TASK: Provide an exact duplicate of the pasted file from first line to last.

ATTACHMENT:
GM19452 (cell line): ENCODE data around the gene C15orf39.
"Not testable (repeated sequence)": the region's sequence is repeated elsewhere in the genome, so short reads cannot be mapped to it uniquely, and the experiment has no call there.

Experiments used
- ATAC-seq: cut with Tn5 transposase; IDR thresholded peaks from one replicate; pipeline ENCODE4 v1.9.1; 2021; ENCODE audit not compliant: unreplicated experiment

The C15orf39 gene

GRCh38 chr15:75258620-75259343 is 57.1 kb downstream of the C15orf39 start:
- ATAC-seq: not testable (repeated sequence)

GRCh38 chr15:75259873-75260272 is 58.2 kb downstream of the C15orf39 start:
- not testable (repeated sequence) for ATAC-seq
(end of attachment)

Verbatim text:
GM19452 (cell line): ENCODE data around the gene C15orf39.
"Not testable (repeated sequence)": the region's sequence is repeated elsewhere in the genome, so short reads cannot be mapped to it uniquely, and the experiment has no call there.

Experiments used
- ATAC-seq: cut with Tn5 transposase; IDR thresholded peaks from one replicate; pipeline ENCODE4 v1.9.1; 2021; ENCODE audit not compliant: unreplicated experiment

The C15orf39 gene

GRCh38 chr15:75258620-75259343 is 57.1 kb downstream of the C15orf39 start:
- ATAC-seq: not testable (repeated sequence)

GRCh38 chr15:75259873-75260272 is 58.2 kb downstream of the C15orf39 start:
- not testable (repeated sequence) for ATAC-seq